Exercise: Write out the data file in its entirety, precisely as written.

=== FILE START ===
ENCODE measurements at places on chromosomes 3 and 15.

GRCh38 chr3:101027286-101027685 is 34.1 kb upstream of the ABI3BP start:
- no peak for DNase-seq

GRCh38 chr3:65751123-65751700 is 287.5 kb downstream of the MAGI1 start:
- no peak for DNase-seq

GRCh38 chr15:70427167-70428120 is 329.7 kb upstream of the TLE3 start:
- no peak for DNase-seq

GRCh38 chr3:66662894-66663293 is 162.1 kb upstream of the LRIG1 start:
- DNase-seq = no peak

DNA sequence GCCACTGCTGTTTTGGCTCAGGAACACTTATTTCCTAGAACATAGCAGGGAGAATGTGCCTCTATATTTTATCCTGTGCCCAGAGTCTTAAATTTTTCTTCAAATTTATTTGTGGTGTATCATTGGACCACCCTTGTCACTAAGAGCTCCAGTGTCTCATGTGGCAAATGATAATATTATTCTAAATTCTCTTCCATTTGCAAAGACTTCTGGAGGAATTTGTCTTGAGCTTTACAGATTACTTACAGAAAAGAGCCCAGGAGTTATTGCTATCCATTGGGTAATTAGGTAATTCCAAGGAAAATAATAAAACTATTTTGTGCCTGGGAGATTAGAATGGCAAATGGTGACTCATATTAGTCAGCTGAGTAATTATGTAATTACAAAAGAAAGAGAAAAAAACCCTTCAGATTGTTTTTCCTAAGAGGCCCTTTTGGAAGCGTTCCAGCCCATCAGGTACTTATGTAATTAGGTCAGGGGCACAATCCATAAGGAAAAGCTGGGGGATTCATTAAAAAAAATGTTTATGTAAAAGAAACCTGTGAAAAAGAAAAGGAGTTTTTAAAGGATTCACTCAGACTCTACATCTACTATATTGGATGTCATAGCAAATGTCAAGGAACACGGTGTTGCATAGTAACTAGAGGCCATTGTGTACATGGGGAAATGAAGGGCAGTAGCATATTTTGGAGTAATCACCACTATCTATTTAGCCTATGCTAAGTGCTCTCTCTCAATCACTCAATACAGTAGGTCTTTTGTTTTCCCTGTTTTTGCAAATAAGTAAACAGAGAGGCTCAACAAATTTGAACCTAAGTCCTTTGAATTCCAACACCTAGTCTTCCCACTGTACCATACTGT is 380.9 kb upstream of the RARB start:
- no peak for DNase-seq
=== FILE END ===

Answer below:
ENCODE measurements at places on chromosomes 3 and 15.

GRCh38 chr3:101027286-101027685 is 34.1 kb upstream of the ABI3BP start:
- no peak for DNase-seq

GRCh38 chr3:65751123-65751700 is 287.5 kb downstream of the MAGI1 start:
- no peak for DNase-seq

GRCh38 chr15:70427167-70428120 is 329.7 kb upstream of the TLE3 start:
- no peak for DNase-seq

GRCh38 chr3:66662894-66663293 is 162.1 kb upstream of the LRIG1 start:
- DNase-seq = no peak

DNA sequence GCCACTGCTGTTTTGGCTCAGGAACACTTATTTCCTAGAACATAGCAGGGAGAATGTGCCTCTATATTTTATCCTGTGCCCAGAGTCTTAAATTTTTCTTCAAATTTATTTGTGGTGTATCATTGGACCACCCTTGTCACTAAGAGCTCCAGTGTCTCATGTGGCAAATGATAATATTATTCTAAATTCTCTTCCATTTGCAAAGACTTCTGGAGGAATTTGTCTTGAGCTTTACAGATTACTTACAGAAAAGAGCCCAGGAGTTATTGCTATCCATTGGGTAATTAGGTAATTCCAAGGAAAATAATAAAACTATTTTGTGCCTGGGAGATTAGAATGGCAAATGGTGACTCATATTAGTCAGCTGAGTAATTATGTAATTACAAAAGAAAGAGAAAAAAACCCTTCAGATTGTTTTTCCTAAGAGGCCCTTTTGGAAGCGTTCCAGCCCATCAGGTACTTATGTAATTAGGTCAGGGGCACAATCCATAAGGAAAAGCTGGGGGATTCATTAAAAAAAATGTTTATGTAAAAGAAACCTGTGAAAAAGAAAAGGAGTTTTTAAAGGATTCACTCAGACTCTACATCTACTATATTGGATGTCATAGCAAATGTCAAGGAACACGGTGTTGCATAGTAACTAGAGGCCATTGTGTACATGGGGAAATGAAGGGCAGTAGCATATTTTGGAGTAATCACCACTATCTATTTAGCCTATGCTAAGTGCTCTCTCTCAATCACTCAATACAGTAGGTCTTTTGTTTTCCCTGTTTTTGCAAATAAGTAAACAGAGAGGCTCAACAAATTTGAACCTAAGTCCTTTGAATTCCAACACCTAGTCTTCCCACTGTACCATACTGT is 380.9 kb upstream of the RARB start:
- no peak for DNase-seq